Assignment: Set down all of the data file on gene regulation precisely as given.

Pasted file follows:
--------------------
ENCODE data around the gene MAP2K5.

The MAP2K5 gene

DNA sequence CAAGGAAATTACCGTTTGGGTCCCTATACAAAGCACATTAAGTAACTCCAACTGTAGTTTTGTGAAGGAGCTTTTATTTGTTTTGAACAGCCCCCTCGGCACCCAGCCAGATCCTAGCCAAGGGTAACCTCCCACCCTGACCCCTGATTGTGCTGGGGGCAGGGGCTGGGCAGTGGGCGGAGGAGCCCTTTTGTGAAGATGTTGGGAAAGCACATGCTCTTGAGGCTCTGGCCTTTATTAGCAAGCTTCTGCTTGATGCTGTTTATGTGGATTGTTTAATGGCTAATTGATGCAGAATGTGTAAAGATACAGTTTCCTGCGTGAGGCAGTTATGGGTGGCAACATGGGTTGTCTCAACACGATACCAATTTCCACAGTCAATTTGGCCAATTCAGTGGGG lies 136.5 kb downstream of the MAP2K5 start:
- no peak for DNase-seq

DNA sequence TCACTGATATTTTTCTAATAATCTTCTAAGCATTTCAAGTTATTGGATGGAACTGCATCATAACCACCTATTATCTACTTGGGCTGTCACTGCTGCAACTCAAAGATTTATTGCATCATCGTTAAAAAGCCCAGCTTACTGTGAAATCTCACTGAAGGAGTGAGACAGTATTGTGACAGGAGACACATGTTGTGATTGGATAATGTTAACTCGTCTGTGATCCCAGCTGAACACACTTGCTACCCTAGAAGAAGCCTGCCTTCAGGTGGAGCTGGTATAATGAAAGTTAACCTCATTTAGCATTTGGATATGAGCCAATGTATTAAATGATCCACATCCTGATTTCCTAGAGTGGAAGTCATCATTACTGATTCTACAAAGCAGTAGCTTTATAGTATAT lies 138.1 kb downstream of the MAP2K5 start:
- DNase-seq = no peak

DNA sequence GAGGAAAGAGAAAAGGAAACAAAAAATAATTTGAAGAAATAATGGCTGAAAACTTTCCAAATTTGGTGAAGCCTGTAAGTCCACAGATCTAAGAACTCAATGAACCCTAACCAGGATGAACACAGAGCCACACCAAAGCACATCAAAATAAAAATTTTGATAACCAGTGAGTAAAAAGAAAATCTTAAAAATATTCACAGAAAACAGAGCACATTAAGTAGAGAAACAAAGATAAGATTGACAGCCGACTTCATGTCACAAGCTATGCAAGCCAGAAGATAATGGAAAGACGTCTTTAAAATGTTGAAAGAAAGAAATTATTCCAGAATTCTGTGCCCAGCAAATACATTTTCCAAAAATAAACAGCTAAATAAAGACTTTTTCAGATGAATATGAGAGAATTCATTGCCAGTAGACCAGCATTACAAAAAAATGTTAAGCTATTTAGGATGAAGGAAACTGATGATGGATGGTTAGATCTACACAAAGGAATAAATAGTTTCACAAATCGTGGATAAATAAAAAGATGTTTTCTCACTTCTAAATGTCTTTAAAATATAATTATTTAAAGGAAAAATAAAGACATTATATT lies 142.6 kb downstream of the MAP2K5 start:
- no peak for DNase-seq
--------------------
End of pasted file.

ENCODE data around the gene MAP2K5.

The MAP2K5 gene

DNA sequence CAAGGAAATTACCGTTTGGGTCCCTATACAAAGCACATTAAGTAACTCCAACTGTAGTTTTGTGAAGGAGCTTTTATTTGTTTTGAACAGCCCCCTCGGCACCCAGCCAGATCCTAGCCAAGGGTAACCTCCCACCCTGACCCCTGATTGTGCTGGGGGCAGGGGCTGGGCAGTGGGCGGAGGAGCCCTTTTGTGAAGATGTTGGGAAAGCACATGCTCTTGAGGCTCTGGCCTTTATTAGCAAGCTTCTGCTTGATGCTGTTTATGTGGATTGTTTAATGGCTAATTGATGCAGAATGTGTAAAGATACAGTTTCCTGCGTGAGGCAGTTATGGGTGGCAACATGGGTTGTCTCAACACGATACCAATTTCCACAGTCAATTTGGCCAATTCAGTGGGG lies 136.5 kb downstream of the MAP2K5 start:
- no peak for DNase-seq

DNA sequence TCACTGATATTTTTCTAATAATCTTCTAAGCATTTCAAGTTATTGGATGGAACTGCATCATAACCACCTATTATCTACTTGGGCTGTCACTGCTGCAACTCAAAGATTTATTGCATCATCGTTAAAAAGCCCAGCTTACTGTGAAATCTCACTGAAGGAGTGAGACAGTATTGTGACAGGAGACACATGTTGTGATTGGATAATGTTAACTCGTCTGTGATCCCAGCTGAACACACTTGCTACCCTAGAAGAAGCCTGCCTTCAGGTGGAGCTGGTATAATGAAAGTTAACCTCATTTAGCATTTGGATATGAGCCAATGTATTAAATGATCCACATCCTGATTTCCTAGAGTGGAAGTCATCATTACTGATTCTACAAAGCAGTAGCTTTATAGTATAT lies 138.1 kb downstream of the MAP2K5 start:
- DNase-seq = no peak

DNA sequence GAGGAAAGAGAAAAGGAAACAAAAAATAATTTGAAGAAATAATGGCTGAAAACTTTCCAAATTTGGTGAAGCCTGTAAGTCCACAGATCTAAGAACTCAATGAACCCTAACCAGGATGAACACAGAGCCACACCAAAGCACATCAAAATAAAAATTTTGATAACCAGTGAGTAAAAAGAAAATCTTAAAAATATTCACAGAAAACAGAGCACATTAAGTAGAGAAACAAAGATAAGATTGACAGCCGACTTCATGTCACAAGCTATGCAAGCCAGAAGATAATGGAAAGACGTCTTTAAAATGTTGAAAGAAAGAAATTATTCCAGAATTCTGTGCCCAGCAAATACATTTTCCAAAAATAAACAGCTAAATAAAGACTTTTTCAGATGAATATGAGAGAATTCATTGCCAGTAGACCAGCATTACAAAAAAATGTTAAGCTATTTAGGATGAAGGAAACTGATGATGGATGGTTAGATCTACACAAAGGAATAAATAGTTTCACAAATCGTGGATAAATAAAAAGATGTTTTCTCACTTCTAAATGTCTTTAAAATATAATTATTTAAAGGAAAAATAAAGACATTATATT lies 142.6 kb downstream of the MAP2K5 start:
- no peak for DNase-seq